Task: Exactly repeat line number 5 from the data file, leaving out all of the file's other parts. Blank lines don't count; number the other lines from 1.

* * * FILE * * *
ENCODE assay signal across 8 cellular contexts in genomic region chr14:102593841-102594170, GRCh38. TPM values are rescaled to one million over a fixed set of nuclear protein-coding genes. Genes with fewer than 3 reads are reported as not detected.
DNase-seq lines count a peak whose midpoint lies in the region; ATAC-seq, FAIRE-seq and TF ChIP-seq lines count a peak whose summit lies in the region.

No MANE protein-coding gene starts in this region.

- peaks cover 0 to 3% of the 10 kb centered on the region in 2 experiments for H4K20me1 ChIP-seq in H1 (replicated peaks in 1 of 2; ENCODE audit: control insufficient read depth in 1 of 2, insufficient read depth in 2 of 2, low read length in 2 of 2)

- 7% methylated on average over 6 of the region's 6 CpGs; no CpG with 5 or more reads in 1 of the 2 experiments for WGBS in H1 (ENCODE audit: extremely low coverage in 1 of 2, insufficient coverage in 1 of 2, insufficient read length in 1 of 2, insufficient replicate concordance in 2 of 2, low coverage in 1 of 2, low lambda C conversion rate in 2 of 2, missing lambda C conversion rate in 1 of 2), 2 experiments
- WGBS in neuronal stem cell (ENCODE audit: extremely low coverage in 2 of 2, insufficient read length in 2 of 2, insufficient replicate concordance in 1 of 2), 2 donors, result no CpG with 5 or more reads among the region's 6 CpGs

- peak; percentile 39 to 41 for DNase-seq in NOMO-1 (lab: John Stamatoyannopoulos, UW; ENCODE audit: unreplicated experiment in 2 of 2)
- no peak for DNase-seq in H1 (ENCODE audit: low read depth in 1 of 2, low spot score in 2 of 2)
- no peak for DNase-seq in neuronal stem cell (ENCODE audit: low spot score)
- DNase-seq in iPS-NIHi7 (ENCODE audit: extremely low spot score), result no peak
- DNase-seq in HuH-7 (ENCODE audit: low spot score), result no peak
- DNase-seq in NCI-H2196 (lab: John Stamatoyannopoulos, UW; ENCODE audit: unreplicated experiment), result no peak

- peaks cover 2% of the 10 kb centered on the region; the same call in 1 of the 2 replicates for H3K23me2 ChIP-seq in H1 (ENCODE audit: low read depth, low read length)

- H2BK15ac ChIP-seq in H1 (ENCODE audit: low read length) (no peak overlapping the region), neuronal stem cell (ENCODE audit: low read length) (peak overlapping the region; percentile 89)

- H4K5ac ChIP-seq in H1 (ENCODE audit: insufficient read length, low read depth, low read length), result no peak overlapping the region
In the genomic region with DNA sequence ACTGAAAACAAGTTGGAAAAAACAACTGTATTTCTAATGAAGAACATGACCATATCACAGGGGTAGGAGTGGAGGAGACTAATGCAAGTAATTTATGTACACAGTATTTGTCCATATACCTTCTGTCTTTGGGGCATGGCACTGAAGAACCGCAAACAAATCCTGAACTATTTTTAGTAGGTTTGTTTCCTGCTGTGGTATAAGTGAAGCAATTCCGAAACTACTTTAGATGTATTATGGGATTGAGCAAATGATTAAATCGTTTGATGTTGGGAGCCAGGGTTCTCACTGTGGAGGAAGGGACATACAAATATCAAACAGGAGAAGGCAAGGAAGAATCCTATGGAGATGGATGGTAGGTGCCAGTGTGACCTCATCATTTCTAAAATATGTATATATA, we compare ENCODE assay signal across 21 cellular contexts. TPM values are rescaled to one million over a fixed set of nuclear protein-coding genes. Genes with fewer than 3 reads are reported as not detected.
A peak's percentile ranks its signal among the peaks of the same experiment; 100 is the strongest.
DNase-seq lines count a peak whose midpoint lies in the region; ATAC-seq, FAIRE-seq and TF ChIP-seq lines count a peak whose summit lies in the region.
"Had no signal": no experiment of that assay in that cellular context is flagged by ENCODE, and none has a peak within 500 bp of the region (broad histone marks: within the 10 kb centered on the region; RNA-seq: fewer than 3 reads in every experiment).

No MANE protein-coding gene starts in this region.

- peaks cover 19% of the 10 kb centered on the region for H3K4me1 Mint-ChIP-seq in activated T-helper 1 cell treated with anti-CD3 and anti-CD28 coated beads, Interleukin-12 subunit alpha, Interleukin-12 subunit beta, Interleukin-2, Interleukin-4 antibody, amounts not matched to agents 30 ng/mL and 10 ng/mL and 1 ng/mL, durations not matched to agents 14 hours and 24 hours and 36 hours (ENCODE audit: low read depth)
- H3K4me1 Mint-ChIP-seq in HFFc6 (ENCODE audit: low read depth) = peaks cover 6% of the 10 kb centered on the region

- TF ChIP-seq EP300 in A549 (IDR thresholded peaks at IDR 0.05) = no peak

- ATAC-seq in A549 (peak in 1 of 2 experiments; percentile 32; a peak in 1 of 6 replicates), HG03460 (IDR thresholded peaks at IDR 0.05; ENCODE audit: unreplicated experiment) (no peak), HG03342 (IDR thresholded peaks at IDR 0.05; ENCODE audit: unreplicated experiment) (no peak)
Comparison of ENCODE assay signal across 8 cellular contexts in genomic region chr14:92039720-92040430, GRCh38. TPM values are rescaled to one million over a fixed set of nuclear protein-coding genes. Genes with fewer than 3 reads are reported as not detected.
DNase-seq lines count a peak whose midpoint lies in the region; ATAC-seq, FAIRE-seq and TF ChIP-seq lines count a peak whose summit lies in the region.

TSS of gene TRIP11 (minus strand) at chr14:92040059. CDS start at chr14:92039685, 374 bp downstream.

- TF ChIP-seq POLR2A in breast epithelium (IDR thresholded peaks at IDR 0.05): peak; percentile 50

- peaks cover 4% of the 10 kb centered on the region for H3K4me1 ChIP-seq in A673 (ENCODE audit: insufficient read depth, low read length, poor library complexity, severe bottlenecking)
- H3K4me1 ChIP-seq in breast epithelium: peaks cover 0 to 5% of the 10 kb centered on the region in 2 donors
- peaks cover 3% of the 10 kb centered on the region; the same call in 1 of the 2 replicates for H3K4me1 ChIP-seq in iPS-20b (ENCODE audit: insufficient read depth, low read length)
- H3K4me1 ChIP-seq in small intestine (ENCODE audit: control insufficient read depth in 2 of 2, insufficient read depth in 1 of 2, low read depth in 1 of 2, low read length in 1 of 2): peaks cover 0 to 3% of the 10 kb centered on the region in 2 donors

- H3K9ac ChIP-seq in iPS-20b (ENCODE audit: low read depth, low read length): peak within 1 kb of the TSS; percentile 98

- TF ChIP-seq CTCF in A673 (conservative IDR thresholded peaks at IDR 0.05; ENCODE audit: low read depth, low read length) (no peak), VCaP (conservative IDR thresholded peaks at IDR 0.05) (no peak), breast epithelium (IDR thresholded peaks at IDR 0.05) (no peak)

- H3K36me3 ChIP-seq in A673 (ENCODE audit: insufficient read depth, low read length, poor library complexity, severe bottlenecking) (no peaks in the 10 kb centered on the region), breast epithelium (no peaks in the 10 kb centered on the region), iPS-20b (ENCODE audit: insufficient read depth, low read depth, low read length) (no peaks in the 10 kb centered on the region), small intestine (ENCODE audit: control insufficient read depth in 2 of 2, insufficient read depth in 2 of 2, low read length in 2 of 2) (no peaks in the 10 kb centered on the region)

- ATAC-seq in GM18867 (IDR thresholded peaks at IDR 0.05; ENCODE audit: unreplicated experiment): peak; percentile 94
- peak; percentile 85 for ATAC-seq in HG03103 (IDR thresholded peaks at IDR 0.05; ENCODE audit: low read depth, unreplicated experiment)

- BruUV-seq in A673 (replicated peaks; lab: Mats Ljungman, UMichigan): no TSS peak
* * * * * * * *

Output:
- 7% methylated on average over 6 of the region's 6 CpGs; no CpG with 5 or more reads in 1 of the 2 experiments for WGBS in H1 (ENCODE audit: extremely low coverage in 1 of 2, insufficient coverage in 1 of 2, insufficient read length in 1 of 2, insufficient replicate concordance in 2 of 2, low coverage in 1 of 2, low lambda C conversion rate in 2 of 2, missing lambda C conversion rate in 1 of 2), 2 experiments